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Re: Syntax Question...

From: Linda Walsh
Subject: Re: Syntax Question...
Date: Thu, 18 Aug 2011 09:26:42 -0700
User-agent: Mozilla/5.0 (Windows; U; Windows NT 6.0; en-US; rv: Gecko/20100228 Thunderbird/ Mnenhy/

` Greg Wooledge wrote:
On Thu, Aug 18, 2011 at 06:02:14AM -0700, Linda Walsh wrote:
The "shopt -s expand_aliases" feature has been in bash since I first
encountered it in ~1999.

Fine.  You know more bash bad practices than I do.  You win.
Just because you didn't know about it doesn't make it a bad practice.

It's like "-e" was very using in bash 3.0-4.0, but you didn't know it so
thought it worthless.

Just because you don't know about something doesn't make it worthless.

-eu has saved me countless of hours during devel before
I've added all the final error checking and killing a prog due
to a type-o that might otherwise have gone unnoticed for much longer.

I don't understand this... either it should be reporting an error, or
it should *not* be expanding the variable.  It doesn't seem to report
an error on multiple-file pathname expansions either:

   I don't think it expands the word immediately after the '<<<',
though the man page indicates it should do some expansion, but
expanding the value of a variable into separate words doesn't
seem to be one the explicitly mentioned cases...

   I thought it similar to $a not being expanded inside [[...]]

imadev:~$ read a <<< *.pdf
imadev:~$ echo "$a"

In fact, it's not even performing the expansion, as far as I can tell.
And yes, I have pathname expansion enabled (set +f) and I have several
*.pdf files in this directory.
   Now that one is suprising, as it's supposed to take the output of
the ... hmmm.....yup!...  that's exactly what it does.
takes the work and executes it and returns the results on stdin as
a single quoted blob of output:

   >  read a <<< *.txt
   >  echo $a
   apc_contact.txt .chklog.txt driver_filename.txt FFcookies.txt
   qb2.txt rcs_kywds-exmpls.txt return_rma.txt Soundtrack-II.txt
   Soundtrack-I.txt winsize.txt

But this is weird:

   { read a b c  } <<<*.txt  <<<*.dat  <<<*.log
   echo $a,  $b,  $c
   .bzr.log h.log q.log texput.log

i.e. the <<<*.txt and <<<*.dat are thrown away.

   Why?  Seems like a different way to do it, but why do you prefer it?

When you use <<< "$(...)" three [(x)un]desirable things happen.  The first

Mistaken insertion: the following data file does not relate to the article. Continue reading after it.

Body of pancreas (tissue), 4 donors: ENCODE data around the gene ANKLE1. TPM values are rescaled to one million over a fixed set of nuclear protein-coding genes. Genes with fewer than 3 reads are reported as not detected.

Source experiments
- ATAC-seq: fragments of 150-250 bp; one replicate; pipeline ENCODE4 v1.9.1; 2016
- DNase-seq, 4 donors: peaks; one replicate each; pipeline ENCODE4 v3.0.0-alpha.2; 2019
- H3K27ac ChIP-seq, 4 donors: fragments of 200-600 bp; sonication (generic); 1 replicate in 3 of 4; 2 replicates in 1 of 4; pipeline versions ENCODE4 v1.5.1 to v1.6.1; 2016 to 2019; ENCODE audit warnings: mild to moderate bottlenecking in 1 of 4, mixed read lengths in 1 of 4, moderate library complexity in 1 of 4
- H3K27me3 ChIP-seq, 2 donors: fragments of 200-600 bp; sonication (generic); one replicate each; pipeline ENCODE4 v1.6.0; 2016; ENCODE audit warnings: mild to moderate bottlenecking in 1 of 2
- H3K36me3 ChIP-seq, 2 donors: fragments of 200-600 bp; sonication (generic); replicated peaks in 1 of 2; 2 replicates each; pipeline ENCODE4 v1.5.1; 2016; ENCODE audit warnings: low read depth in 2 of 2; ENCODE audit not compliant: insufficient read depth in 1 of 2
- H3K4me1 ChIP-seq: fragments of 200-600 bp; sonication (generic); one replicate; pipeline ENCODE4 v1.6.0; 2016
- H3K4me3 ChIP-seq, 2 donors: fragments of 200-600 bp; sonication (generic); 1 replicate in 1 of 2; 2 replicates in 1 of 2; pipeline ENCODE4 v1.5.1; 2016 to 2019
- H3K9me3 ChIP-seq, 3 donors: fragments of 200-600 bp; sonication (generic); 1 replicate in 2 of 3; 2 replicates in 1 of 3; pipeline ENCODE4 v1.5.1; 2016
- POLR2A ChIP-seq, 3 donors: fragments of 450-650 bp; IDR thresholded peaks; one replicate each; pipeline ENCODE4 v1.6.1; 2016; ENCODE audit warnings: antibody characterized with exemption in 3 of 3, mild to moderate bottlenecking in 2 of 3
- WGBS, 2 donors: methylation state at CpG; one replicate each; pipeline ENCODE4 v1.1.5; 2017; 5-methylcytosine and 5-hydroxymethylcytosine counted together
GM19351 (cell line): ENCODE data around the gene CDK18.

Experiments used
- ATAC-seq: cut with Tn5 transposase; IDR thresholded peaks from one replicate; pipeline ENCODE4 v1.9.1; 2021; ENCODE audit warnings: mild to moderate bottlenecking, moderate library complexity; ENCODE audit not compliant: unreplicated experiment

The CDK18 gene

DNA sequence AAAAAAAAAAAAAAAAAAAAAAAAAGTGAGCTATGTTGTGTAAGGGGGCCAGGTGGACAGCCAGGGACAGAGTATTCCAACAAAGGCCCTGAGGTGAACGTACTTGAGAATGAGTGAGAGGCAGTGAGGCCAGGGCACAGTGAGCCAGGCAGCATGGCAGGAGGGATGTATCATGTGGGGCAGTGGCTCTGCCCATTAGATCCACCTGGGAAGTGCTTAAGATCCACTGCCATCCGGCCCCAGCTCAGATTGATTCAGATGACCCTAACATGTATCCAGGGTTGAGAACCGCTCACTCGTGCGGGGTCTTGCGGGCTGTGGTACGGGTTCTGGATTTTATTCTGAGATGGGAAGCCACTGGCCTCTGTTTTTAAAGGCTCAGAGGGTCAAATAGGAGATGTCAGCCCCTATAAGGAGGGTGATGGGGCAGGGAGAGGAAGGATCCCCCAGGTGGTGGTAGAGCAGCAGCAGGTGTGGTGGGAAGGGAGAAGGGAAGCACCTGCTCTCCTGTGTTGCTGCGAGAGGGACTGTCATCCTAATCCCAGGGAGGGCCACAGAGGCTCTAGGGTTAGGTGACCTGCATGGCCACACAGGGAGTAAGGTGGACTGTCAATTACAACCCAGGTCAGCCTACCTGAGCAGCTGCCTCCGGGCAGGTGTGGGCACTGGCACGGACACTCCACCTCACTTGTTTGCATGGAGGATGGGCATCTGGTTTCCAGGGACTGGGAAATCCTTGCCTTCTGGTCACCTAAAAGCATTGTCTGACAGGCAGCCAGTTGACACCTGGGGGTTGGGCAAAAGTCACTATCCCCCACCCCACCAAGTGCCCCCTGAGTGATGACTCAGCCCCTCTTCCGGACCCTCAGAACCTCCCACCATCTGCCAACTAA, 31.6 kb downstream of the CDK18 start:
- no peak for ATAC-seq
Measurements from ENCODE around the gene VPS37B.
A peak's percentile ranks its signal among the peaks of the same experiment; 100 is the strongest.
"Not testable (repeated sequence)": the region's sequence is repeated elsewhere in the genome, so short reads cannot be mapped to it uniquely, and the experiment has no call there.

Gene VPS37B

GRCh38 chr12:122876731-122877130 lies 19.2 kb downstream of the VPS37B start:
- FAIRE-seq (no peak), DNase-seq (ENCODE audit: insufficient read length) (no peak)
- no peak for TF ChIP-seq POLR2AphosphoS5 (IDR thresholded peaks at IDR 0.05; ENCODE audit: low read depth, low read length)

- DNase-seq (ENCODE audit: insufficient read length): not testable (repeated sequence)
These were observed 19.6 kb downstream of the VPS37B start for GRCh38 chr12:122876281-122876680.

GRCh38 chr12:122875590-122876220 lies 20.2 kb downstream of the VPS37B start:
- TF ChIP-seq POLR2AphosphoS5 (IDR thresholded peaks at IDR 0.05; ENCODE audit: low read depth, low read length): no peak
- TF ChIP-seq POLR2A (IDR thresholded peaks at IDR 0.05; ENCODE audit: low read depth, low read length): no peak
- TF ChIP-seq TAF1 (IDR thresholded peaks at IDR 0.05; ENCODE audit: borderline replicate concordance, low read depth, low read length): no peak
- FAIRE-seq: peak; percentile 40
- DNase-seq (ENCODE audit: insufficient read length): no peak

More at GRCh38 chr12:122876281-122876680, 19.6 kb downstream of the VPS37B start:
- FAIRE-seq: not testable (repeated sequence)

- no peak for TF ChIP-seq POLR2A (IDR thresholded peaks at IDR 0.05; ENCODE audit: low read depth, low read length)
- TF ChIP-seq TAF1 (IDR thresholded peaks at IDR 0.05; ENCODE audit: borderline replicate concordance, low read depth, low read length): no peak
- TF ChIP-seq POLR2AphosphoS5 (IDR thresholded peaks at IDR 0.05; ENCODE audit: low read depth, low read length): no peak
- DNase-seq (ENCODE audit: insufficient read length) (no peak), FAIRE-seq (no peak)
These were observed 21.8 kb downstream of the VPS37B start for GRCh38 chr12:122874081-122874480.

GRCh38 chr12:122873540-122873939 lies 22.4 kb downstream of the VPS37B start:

is that the entire command is executed all at once, and the script has
to wait for the entire process to finish.  The second is that all the
output is read into memory and stored, all at once.  The third is that
the stream is subtly altered: all trailing newlines are stripped by the
$(...) and then one newline is added by the <<<.
The first seems undesirable in most cases.
The second?  Eh... depends on the situation,

The third *may* be desirable*, as the case of:

   >  read a b c <<<$(echo "one"; echo "two"; echo "three"; echo $a, $b, $c
   one, two, three

vs. using < <():

   >  read a b c < <(echo "one"; echo "two"; echo "three"); echo $a, $b, $c
   one, ,

< <(...) by contrast runs the command in the background and reads from
it piecemeal.  So you get the stream's output as it's ready, a line at
a time, and unaltered.  It's probably not an important distinction in
this particular example, since your command only appears to produce one
line of output anyway, but in a loop it's a clear winner:

while read ...; do
done < <(some very long process)
But VERY good alternative to know when one wants a "reversed pipeline"...

i.e., one might normally use
(some ver long process) |while read do ....; done

But I understand the situations where you wouldn't want to
do that (i.e. being able to set 'shell' vars in the while loop, which would normally
get stuck in a a subshell and thus be unable to store into it's parent)...

normal pipe:

   >  (echo one; echo two; echo three)|while read x; do eval $x=$x;done
   >  echo $one, $two, $three
   , ,

vs. alternate w/ < <()

   >  while read x; do eval $x=$x; done < <(echo one; echo two; echo three)
   >  echo $one, $two, $three
   one, two, three

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